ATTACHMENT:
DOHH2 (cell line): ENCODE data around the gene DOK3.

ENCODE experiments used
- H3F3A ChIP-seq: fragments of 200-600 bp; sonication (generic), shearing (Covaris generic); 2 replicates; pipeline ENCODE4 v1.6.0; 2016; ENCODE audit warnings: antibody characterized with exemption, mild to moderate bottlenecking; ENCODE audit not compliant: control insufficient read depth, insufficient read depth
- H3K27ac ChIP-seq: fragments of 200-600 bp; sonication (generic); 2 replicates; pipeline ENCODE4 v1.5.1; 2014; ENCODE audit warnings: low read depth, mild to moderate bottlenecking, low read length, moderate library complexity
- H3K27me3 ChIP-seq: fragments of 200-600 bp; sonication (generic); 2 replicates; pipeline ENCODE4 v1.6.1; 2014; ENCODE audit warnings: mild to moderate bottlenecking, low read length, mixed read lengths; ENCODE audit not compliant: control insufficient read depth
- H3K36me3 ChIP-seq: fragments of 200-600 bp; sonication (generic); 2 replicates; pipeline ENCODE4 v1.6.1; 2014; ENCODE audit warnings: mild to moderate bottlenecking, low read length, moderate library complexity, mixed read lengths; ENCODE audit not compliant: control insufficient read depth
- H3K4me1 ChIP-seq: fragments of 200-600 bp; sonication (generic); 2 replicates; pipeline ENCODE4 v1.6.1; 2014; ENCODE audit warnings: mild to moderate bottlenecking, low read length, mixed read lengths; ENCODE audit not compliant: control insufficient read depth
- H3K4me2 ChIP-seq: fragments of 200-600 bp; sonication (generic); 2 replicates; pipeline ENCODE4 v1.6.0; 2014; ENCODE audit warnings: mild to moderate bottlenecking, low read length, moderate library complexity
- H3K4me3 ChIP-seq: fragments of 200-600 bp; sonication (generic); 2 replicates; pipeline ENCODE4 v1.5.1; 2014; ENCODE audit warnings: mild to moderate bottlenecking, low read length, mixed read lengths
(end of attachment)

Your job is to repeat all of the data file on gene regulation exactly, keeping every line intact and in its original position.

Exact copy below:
DOHH2 (cell line): ENCODE data around the gene DOK3.

ENCODE experiments used
- H3F3A ChIP-seq: fragments of 200-600 bp; sonication (generic), shearing (Covaris generic); 2 replicates; pipeline ENCODE4 v1.6.0; 2016; ENCODE audit warnings: antibody characterized with exemption, mild to moderate bottlenecking; ENCODE audit not compliant: control insufficient read depth, insufficient read depth
- H3K27ac ChIP-seq: fragments of 200-600 bp; sonication (generic); 2 replicates; pipeline ENCODE4 v1.5.1; 2014; ENCODE audit warnings: low read depth, mild to moderate bottlenecking, low read length, moderate library complexity
- H3K27me3 ChIP-seq: fragments of 200-600 bp; sonication (generic); 2 replicates; pipeline ENCODE4 v1.6.1; 2014; ENCODE audit warnings: mild to moderate bottlenecking, low read length, mixed read lengths; ENCODE audit not compliant: control insufficient read depth
- H3K36me3 ChIP-seq: fragments of 200-600 bp; sonication (generic); 2 replicates; pipeline ENCODE4 v1.6.1; 2014; ENCODE audit warnings: mild to moderate bottlenecking, low read length, moderate library complexity, mixed read lengths; ENCODE audit not compliant: control insufficient read depth
- H3K4me1 ChIP-seq: fragments of 200-600 bp; sonication (generic); 2 replicates; pipeline ENCODE4 v1.6.1; 2014; ENCODE audit warnings: mild to moderate bottlenecking, low read length, mixed read lengths; ENCODE audit not compliant: control insufficient read depth
- H3K4me2 ChIP-seq: fragments of 200-600 bp; sonication (generic); 2 replicates; pipeline ENCODE4 v1.6.0; 2014; ENCODE audit warnings: mild to moderate bottlenecking, low read length, moderate library complexity
- H3K4me3 ChIP-seq: fragments of 200-600 bp; sonication (generic); 2 replicates; pipeline ENCODE4 v1.5.1; 2014; ENCODE audit warnings: mild to moderate bottlenecking, low read length, mixed read lengths